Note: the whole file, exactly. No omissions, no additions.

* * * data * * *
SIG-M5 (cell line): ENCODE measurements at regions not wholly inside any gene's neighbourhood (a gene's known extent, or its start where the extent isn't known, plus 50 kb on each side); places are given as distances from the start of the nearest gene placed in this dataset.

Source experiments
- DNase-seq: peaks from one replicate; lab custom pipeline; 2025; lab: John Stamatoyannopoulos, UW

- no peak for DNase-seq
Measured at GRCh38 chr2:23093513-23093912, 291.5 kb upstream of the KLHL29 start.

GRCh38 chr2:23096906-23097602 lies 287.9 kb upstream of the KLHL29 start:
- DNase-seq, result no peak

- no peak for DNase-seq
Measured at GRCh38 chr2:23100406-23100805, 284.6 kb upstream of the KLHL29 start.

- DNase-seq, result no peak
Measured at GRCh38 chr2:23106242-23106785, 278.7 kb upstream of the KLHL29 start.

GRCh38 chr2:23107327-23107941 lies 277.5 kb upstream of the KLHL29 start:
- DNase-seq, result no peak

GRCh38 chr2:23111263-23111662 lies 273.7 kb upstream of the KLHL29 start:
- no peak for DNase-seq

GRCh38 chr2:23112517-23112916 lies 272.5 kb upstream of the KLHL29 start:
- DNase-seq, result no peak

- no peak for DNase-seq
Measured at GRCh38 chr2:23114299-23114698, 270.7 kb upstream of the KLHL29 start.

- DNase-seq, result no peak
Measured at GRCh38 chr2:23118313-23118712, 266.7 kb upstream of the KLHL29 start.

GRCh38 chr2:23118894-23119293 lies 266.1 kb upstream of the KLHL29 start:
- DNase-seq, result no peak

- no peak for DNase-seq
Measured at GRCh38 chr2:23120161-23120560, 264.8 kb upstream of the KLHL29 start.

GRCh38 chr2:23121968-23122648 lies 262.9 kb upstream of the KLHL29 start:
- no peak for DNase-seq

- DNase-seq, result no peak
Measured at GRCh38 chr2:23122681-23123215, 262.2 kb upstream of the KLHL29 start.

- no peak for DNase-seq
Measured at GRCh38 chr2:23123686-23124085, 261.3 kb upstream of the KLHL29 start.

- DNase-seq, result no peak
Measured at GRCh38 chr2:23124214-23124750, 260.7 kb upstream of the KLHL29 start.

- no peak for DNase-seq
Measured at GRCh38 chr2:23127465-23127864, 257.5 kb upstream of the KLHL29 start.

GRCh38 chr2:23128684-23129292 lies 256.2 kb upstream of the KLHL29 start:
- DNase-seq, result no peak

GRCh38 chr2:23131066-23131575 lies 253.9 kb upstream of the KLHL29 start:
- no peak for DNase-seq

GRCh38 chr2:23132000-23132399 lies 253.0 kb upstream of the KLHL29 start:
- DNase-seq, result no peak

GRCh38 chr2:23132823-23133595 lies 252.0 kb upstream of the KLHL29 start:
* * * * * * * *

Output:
SIG-M5 (cell line): ENCODE measurements at regions not wholly inside any gene's neighbourhood (a gene's known extent, or its start where the extent isn't known, plus 50 kb on each side); places are given as distances from the start of the nearest gene placed in this dataset.

Source experiments
- DNase-seq: peaks from one replicate; lab custom pipeline; 2025; lab: John Stamatoyannopoulos, UW

- no peak for DNase-seq
Measured at GRCh38 chr2:23093513-23093912, 291.5 kb upstream of the KLHL29 start.

GRCh38 chr2:23096906-23097602 lies 287.9 kb upstream of the KLHL29 start:
- DNase-seq, result no peak

- no peak for DNase-seq
Measured at GRCh38 chr2:23100406-23100805, 284.6 kb upstream of the KLHL29 start.

- DNase-seq, result no peak
Measured at GRCh38 chr2:23106242-23106785, 278.7 kb upstream of the KLHL29 start.

GRCh38 chr2:23107327-23107941 lies 277.5 kb upstream of the KLHL29 start:
- DNase-seq, result no peak

GRCh38 chr2:23111263-23111662 lies 273.7 kb upstream of the KLHL29 start:
- no peak for DNase-seq

GRCh38 chr2:23112517-23112916 lies 272.5 kb upstream of the KLHL29 start:
- DNase-seq, result no peak

- no peak for DNase-seq
Measured at GRCh38 chr2:23114299-23114698, 270.7 kb upstream of the KLHL29 start.

- DNase-seq, result no peak
Measured at GRCh38 chr2:23118313-23118712, 266.7 kb upstream of the KLHL29 start.

GRCh38 chr2:23118894-23119293 lies 266.1 kb upstream of the KLHL29 start:
- DNase-seq, result no peak

- no peak for DNase-seq
Measured at GRCh38 chr2:23120161-23120560, 264.8 kb upstream of the KLHL29 start.

GRCh38 chr2:23121968-23122648 lies 262.9 kb upstream of the KLHL29 start:
- no peak for DNase-seq

- DNase-seq, result no peak
Measured at GRCh38 chr2:23122681-23123215, 262.2 kb upstream of the KLHL29 start.

- no peak for DNase-seq
Measured at GRCh38 chr2:23123686-23124085, 261.3 kb upstream of the KLHL29 start.

- DNase-seq, result no peak
Measured at GRCh38 chr2:23124214-23124750, 260.7 kb upstream of the KLHL29 start.

- no peak for DNase-seq
Measured at GRCh38 chr2:23127465-23127864, 257.5 kb upstream of the KLHL29 start.

GRCh38 chr2:23128684-23129292 lies 256.2 kb upstream of the KLHL29 start:
- DNase-seq, result no peak

GRCh38 chr2:23131066-23131575 lies 253.9 kb upstream of the KLHL29 start:
- no peak for DNase-seq

GRCh38 chr2:23132000-23132399 lies 253.0 kb upstream of the KLHL29 start:
- DNase-seq, result no peak

GRCh38 chr2:23132823-23133595 lies 252.0 kb upstream of the KLHL29 start: